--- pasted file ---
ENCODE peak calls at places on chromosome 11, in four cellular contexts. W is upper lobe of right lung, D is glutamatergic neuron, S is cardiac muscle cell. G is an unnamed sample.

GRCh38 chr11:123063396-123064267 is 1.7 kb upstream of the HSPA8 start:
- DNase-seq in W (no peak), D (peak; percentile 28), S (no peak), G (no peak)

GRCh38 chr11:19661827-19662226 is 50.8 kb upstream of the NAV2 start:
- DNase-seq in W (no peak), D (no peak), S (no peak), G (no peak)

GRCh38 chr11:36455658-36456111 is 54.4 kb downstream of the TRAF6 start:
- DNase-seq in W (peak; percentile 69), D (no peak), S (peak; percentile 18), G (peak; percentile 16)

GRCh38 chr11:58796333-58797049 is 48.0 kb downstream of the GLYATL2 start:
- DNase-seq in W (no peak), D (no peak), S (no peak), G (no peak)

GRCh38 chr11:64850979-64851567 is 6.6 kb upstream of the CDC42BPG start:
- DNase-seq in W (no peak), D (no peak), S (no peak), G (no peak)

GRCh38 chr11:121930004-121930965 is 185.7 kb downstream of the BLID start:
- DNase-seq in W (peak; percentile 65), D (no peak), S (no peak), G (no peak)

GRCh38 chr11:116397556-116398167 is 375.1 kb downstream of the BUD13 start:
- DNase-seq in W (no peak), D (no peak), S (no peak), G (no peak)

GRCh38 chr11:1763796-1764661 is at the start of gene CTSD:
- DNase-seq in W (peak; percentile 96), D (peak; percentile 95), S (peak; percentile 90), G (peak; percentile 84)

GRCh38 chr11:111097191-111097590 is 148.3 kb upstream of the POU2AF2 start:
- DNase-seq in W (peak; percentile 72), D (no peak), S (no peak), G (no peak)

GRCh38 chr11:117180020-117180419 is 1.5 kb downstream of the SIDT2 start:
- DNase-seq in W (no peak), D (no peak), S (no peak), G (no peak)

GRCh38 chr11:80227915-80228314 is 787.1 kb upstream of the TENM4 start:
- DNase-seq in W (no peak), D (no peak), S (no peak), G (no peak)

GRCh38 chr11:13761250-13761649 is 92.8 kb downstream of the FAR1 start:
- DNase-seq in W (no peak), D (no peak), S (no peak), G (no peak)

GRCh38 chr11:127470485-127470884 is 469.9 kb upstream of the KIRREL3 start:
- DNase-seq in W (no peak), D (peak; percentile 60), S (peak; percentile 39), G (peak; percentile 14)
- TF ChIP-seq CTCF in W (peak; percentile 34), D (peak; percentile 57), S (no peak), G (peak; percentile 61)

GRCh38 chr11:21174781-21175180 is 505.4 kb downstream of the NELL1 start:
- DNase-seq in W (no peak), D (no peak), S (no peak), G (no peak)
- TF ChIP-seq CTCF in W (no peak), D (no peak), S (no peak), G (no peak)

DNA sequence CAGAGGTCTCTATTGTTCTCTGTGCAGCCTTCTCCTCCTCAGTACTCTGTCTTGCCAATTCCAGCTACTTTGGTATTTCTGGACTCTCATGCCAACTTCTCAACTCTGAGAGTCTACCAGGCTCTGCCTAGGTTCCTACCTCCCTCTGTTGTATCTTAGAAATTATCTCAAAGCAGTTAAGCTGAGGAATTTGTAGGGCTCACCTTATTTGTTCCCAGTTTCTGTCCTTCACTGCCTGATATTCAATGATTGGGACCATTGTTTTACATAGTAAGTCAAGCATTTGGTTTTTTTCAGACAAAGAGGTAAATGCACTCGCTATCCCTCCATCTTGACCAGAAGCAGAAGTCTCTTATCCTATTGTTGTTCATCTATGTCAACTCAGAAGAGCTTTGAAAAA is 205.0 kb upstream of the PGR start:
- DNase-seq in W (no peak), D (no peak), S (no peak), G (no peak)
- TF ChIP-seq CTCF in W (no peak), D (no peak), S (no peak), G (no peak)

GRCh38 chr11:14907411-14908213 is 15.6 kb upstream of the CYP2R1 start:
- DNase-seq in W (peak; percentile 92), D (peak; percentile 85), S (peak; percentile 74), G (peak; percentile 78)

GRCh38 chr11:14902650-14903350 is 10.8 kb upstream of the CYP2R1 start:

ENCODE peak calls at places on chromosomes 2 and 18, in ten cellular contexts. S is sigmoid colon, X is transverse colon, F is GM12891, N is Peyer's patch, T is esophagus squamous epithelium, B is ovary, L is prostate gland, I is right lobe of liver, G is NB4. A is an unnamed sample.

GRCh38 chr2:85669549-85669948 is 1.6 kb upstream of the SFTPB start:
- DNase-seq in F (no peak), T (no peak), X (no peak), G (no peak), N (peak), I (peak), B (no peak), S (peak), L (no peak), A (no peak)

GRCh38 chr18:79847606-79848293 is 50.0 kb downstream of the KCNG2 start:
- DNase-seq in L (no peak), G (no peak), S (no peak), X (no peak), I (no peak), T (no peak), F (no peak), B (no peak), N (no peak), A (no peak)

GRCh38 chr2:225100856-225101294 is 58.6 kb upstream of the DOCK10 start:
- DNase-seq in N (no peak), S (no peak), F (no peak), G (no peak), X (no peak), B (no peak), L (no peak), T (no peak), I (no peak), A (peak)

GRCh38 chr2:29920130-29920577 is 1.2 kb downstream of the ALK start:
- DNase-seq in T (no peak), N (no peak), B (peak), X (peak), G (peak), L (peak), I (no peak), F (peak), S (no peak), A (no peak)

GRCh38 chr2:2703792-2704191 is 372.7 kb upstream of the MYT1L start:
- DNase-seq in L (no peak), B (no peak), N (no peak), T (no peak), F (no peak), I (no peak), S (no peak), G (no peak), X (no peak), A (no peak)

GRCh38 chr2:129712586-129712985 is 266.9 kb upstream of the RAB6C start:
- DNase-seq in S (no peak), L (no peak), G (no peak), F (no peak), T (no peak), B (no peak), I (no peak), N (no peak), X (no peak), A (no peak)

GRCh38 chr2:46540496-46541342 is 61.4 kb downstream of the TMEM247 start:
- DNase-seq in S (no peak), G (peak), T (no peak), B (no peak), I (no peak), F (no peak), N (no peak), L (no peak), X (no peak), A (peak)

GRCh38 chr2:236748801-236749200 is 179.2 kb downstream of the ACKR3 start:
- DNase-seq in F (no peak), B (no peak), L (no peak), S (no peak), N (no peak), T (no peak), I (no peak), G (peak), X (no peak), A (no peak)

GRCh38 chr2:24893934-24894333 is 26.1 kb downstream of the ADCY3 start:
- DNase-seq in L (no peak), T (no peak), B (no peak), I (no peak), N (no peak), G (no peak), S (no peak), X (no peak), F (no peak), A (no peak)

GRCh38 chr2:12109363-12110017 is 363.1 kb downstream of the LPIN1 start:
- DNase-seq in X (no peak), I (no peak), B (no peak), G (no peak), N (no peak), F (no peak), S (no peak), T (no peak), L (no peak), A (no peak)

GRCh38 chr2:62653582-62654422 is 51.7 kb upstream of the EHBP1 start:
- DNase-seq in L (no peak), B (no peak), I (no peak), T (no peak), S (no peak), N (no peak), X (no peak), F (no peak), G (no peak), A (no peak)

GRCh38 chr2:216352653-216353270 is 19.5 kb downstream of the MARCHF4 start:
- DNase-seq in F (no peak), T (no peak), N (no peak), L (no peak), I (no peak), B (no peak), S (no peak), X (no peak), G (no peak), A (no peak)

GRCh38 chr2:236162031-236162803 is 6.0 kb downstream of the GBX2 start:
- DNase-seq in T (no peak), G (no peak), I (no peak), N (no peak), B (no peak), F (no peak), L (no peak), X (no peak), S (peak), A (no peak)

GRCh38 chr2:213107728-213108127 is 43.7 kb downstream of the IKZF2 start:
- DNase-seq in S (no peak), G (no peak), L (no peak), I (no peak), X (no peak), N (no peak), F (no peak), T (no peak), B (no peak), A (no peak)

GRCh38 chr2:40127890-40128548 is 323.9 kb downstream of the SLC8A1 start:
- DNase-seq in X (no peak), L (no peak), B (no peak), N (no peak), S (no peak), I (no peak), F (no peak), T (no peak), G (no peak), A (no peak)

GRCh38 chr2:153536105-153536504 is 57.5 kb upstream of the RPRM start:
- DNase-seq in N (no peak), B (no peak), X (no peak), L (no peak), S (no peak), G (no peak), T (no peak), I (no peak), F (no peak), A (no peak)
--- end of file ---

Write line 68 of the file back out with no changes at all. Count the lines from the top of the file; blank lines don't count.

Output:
- DNase-seq in X (no peak), L (no peak), B (no peak), N (no peak), S (no peak), I (no peak), F (no peak), T (no peak), G (no peak), A (no peak)